His grand plan is to use these “half-breeds” to overthrow humanity, then take control of them to rule over this new world order. You see, he’s a pure-blooded Diclonius, and wants to wipe out what he perceives to be a lesser species, while asserting dominance over his genetic relatives. And while that’s not entirely new for an evil plan, forced reproduction and child murder are some of the worst atrocities any villain on this list has committed.

Ragyo Kiryuin– Kill La Kill
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It takes a special kind of mother to withhold the existence of a sibling from her other children. It takes a whole other kind to withhold the fact that said sibling lived with the husband that she killed. Ragyo is that kind of mother, and then some. The rainbow-haired villainess is obsessed with control and dominance—not to mention relinquishing control of earth to a race of aliens.

Ragyo shows no restraint in her manipulations and power trips. She builds up trust with people just to get what she wants, has no qualms about experimenting on infants with superpowered clothing, and, oh yeah, made sexual advances on her own teenager daughter just to assert power over her. She’s like a toxic combination of Frieza and Gendo; manipulative to no end and obsessed with power, with a little bit of “incestuous creep” thrown in.

Kill La Kill takes a much more interesting turn when Ragyo takes over as the primary villain halfway through the show, and for good reason: she’s compellingly evil. You’re never quite sure how low she’ll sink, or to what lengths she’ll go to retain control of her power and her pride. These qualities make the final confrontation between her and her two daughters infinitely compelling. Her own flesh and blood team up to put an end to the woman who has pitted them against each other for their whole lives. It’s a gratifying, cathartic final showdown with a villain who knows no limits.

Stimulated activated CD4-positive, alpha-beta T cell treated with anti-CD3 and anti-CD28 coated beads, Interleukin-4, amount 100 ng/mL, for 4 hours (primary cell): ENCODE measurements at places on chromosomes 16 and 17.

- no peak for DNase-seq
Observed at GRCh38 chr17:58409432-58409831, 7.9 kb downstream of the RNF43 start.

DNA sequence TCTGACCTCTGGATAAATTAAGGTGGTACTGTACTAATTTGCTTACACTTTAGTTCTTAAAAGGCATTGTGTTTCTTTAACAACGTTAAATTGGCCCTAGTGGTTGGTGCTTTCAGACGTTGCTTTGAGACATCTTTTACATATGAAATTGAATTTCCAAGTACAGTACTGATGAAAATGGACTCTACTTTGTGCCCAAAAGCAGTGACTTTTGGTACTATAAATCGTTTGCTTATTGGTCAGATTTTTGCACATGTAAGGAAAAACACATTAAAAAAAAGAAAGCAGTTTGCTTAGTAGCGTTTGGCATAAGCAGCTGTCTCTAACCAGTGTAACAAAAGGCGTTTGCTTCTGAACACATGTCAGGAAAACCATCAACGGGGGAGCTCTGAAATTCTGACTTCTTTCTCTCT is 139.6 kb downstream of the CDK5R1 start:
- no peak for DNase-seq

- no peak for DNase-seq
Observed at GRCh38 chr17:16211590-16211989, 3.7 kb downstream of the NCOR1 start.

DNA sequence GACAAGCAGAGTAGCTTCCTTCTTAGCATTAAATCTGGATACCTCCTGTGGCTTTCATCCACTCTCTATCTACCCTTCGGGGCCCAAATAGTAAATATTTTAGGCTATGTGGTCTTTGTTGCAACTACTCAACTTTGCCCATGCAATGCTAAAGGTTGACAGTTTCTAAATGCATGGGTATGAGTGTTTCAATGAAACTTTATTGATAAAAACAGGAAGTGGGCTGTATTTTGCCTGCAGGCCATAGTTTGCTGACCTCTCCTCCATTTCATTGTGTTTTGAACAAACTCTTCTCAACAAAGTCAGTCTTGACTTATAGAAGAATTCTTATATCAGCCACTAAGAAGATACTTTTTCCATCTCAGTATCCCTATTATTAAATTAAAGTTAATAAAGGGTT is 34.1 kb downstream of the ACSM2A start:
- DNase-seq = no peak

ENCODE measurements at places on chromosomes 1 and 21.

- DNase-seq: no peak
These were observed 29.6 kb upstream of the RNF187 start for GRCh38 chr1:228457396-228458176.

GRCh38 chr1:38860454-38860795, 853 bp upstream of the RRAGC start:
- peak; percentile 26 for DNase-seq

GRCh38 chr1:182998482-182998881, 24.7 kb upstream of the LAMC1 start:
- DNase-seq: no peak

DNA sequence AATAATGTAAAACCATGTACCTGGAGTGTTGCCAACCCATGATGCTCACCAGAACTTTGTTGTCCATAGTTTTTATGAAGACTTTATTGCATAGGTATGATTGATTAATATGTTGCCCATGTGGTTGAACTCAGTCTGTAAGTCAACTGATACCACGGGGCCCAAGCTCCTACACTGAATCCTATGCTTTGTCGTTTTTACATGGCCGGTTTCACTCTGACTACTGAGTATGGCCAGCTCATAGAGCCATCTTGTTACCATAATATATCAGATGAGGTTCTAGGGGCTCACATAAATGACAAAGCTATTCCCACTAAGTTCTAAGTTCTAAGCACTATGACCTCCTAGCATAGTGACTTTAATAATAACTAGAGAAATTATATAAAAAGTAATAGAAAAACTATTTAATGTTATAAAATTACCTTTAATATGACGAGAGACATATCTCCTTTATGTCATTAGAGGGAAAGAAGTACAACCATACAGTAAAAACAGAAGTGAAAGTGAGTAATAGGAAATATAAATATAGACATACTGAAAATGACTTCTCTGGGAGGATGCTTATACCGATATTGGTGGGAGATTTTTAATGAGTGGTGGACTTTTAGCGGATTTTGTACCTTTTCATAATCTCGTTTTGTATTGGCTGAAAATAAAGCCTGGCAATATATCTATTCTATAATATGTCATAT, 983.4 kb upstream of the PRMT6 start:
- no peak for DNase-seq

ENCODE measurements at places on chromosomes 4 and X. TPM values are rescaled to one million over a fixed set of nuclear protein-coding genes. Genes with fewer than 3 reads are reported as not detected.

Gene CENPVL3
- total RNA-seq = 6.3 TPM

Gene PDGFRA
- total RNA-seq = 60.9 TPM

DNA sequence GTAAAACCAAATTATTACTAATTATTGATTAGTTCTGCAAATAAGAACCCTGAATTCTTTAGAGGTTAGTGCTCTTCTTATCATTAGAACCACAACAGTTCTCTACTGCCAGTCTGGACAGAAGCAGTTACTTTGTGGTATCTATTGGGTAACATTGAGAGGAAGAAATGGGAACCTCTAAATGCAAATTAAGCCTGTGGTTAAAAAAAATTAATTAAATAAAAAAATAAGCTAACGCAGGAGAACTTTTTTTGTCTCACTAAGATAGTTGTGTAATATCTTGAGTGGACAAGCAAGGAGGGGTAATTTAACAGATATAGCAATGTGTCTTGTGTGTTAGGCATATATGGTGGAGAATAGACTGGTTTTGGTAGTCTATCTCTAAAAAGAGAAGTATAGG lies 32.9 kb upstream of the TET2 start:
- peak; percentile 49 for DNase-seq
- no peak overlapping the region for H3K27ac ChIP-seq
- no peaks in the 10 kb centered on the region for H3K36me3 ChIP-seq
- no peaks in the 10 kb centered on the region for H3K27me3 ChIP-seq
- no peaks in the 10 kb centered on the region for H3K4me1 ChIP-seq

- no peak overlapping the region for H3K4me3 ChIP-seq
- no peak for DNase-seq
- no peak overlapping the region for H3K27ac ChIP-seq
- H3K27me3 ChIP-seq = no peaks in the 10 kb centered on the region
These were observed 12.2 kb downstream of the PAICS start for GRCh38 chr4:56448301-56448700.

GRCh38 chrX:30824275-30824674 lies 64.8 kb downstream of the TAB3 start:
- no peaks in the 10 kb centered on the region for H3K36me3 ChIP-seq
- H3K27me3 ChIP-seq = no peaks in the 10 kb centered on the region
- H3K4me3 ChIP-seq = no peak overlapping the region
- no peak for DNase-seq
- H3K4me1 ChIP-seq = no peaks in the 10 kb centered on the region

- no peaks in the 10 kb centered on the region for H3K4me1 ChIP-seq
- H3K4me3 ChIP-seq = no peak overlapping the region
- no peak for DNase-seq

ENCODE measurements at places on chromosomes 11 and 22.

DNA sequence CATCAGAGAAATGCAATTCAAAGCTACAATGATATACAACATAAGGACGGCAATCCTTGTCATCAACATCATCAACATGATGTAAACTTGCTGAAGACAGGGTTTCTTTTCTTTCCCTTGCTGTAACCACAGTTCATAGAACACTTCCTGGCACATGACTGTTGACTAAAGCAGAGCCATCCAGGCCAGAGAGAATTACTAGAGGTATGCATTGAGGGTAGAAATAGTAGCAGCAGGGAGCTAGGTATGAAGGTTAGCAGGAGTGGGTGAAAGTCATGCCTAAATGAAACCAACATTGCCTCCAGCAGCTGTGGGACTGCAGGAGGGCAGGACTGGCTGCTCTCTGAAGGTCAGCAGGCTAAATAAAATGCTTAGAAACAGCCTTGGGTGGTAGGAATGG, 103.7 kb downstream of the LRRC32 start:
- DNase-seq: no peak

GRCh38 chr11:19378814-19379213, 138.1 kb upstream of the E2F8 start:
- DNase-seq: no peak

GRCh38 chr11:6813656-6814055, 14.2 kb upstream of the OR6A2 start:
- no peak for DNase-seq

Sharon Apple – Macross Plus

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Mass media can be a dangerous thing. Millions of people consuming a singular message can be manipulated by that very message, whether it’s delivered through films, literature, or music. Macross Plus shows this threat through the AI program Sharon Apple, who is basically a proto-Vocaloid.

Sharon is a virtual idol who’s all the rage on the colony planet Eden. She’s a singing hologram who’s had her voice programmed by a former singer who’s all but given up on her pursuits of stardom. Her music holds the populace in thrall by the millions. But when it turns out part of Sharon’s AI is based on an illegal chip, she goes berserk. She starts hypnotizing her fans en masse and turning the rival protagonists even more against each other than they already were. Once guided by a program intended to entertain, she now exists solely to wreak havoc and turn people against each other.

The overall point of Macross Plus is that becoming obsessed with mass media can be dangerous, and that artificial intelligence is risky business. The example of a critical design flaw creating such a malevolent being is fascinating. The entire Macross brand emphasizes music as a means of positive energy, but Plus is one of the rare instances of it being used by a villain to enslave a populace. It’s an inventive plot device that gives way to one of the most memorable anime villainesses.

This is a list that could practically go on and on. We haven’t even gotten to Dio Brando or Shinobu Sensui, after all! But these five villains represent a whole spectrum of evil, all of them with different motives and methods to carry out their plans. That’s what makes them stand out, and that’s what makes them some of anime’s most memorable adversaries.